What Will They Remember?Blog / Produced by The High Calling
A couple of times each summer when the thermometer rockets past 90 degrees we take the kids to the city pool. It’s not my favorite summer pastime—tanned bodies packed into the churning water, heat blasting off sun-baked concrete, Bomb Pop wrappers somersaulting past in the dry wind. As I spread striped beach towels on burning pavement and hand out goggles, I try not to think about all those diapered babies with whom I am about to share the pool.
We don’t belong to The Knolls or Hillcrest or Firethorn, the clubs with the fancy names that dot the outskirts of town, but not because I don’t want to. I’ve spent more than a couple of hours crunching numbers, yellow legal pad covered in penciled columns. I’ve thought about what we can cut in order to afford even one summer at the pool with the waiters who deliver drinks and fruit platters on a tray. But the numbers don’t add up.
Last year our friends invited us to spend an afternoon with them at the club. From our lounge chairs my friend and I kept an eye on the kids as they cannonballed from the high dive. The husbands played nine holes on the executive course.
“I want to belong to a club,” I told my husband as we drove home. “It’s not fair that we have to swelter all summer long while everyone else sips piña coladas and dangles their feet in the pool.”
Later that evening, still obsessing over the club pool, I recalled my childhood summers. We spent most of July and August in a camper tucked into the Connecticut woods—not a behemoth recreation vehicle, but an actual trailer, with bunk beds covered in my dad’s old Army blankets and a Coleman stove propped on the picnic table beneath the musty awning. During the day I dove from a wooden platform into the cold lake, opening my eyes underwater to chartreuse velvet as I grabbed handfuls of silt from the bottom. Later I’d dry off in the hot sun, splayed on a nubby beach towel, an Atomic Fireball tucked into my cheek.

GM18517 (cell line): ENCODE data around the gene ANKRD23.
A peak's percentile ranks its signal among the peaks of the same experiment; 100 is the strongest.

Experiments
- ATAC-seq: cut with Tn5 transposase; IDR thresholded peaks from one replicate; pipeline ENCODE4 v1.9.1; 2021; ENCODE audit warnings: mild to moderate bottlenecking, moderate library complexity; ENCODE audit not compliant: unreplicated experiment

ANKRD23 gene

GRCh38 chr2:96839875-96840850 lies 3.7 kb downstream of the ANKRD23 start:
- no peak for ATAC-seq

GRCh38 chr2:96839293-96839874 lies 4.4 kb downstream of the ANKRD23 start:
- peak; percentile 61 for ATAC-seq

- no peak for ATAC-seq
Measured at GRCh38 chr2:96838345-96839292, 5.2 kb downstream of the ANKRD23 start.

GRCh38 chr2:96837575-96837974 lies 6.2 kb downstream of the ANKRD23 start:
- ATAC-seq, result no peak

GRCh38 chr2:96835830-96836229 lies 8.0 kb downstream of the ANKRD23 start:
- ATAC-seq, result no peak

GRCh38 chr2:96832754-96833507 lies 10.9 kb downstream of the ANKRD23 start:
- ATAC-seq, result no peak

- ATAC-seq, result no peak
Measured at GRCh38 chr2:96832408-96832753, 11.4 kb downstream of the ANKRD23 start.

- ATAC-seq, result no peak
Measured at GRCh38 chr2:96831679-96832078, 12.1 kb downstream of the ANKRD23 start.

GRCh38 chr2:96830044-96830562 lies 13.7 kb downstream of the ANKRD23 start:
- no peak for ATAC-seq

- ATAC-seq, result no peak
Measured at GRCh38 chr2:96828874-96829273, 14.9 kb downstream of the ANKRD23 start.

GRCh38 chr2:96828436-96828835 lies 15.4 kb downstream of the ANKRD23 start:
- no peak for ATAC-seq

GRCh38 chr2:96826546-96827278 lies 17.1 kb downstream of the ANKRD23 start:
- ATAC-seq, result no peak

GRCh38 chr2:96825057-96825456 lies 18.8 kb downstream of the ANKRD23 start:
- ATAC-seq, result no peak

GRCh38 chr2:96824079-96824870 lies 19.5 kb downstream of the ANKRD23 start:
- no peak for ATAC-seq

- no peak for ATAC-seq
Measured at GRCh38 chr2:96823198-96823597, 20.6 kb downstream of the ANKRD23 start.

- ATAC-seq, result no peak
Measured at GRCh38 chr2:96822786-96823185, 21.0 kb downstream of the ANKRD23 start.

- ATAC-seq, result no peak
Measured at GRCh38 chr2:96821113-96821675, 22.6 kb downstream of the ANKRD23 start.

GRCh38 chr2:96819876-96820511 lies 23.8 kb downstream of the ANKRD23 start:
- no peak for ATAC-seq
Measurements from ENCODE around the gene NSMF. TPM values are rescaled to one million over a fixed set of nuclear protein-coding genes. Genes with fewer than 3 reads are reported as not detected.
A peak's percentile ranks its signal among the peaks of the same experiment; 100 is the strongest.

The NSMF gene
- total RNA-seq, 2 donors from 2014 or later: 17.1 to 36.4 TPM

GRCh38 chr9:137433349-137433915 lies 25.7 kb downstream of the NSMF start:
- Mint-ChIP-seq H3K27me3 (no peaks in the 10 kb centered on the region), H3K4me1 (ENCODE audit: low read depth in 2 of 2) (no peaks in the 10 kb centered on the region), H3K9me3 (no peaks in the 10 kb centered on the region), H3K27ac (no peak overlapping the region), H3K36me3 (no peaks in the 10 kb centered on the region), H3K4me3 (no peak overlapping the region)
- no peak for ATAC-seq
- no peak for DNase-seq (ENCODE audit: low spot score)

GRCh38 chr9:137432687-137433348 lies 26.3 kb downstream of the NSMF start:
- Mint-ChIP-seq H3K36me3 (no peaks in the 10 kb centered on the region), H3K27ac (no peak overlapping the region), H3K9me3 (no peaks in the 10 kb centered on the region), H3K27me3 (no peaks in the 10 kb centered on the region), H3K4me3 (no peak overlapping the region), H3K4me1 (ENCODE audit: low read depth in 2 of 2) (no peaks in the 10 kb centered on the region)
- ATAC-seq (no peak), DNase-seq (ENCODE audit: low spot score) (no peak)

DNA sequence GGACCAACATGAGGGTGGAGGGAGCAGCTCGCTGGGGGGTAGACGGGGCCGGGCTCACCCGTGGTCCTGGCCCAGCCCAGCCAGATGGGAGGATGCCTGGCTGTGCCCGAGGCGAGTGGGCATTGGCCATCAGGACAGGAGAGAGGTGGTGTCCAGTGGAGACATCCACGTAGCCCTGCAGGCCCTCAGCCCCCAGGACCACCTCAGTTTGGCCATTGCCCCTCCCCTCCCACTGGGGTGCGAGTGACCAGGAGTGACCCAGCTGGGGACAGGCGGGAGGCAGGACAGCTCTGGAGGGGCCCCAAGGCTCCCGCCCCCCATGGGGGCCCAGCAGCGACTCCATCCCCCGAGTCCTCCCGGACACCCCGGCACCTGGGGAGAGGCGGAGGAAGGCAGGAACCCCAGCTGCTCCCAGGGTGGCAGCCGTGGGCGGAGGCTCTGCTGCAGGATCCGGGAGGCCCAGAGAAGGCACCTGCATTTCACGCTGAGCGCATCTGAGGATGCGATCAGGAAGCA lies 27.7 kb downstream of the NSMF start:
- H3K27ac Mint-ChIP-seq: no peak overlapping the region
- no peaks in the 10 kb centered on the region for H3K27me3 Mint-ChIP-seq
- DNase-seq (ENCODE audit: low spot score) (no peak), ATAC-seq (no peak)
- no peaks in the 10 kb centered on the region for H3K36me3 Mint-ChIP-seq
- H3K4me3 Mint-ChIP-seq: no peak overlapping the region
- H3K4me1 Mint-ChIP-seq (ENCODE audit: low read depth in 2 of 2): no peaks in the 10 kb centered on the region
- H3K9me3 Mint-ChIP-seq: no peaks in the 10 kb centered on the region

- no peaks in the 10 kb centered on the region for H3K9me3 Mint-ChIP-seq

My dad had two jobs, and my mom worked the lunch shift at Friendly’s, the local sandwich and ice cream shop. My parents didn’t have much money, but I didn’t know it at the time. All I knew were summers in a trailer, tucked into my bunk, scent of Coppertone on my skin, whippoorwill calling from the birch.
These days my own family spends part of each summer at a cabin in northern Minnesota, where the kids skip smooth stones into Lake Superior, spot Lady Slipper blooming along shaded paths and perch on stumps around the campfire.
Sometimes I wonder what my kids will remember from their summers. Will they regret what they missed—cannonballing from the high dive into a pristine pool, moseying up to the club’s snack bar, Shirley Temples delivered on a tray? Or will they be satisfied with recollections of cool nights in the Minnesota woods, roasting brats on sticks over the fire, the loon calling from cold water?
Post by Michelle DeRusha.